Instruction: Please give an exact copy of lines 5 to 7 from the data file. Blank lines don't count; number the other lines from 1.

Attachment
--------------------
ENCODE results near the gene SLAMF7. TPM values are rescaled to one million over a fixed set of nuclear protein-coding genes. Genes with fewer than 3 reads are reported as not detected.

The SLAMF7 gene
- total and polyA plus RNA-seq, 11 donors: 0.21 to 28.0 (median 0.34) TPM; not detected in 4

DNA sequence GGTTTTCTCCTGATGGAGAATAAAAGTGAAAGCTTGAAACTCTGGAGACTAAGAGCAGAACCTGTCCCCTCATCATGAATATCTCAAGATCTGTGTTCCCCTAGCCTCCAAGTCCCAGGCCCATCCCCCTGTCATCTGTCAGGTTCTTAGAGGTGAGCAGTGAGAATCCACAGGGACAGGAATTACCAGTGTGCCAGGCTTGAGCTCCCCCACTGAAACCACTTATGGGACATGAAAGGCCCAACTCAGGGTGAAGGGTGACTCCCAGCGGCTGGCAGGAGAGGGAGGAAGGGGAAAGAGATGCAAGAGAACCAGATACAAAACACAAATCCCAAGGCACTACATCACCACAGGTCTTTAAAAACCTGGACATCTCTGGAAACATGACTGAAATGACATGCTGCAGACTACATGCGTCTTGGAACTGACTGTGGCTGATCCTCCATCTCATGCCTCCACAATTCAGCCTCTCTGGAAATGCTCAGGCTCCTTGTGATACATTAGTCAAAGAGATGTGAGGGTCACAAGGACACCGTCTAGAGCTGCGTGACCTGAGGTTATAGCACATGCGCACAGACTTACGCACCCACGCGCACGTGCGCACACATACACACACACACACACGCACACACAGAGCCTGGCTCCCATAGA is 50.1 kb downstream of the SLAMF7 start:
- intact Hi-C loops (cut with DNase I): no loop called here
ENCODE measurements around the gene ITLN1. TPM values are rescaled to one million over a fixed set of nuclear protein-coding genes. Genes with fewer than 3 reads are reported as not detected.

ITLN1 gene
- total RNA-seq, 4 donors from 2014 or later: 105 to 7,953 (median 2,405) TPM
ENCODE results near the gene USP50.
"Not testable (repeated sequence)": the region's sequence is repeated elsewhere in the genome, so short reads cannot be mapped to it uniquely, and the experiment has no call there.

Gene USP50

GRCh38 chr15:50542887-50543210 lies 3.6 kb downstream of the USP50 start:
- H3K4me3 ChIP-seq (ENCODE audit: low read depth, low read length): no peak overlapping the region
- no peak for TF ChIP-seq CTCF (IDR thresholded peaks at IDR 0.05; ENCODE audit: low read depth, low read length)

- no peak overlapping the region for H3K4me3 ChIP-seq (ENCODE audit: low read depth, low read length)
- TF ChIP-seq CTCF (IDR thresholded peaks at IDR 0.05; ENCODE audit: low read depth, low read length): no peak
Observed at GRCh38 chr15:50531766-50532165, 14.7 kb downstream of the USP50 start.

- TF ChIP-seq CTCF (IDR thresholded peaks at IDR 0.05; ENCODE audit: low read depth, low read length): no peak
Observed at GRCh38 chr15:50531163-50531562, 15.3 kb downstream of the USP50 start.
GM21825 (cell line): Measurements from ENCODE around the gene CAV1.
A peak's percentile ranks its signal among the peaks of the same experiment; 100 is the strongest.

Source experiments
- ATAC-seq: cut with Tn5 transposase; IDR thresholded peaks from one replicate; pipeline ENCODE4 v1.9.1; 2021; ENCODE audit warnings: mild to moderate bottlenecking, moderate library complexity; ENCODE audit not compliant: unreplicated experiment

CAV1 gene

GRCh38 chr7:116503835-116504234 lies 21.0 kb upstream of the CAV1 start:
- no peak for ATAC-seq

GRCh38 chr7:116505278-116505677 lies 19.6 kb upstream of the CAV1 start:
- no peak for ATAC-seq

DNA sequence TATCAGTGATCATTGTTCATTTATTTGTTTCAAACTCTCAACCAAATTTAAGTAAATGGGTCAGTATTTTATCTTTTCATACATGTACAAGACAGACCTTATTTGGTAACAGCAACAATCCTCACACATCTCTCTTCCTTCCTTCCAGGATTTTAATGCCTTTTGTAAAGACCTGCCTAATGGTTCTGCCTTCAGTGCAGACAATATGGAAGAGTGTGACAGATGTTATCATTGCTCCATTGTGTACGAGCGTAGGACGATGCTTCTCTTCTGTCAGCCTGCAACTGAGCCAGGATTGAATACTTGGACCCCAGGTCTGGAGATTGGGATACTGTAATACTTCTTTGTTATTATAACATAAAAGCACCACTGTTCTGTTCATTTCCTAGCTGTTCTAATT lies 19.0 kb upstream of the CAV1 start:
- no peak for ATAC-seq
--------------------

- intact Hi-C loops (cut with DNase I): no loop called here
ENCODE measurements around the gene ITLN1. TPM values are rescaled to one million over a fixed set of nuclear protein-coding genes. Genes with fewer than 3 reads are reported as not detected.

ITLN1 gene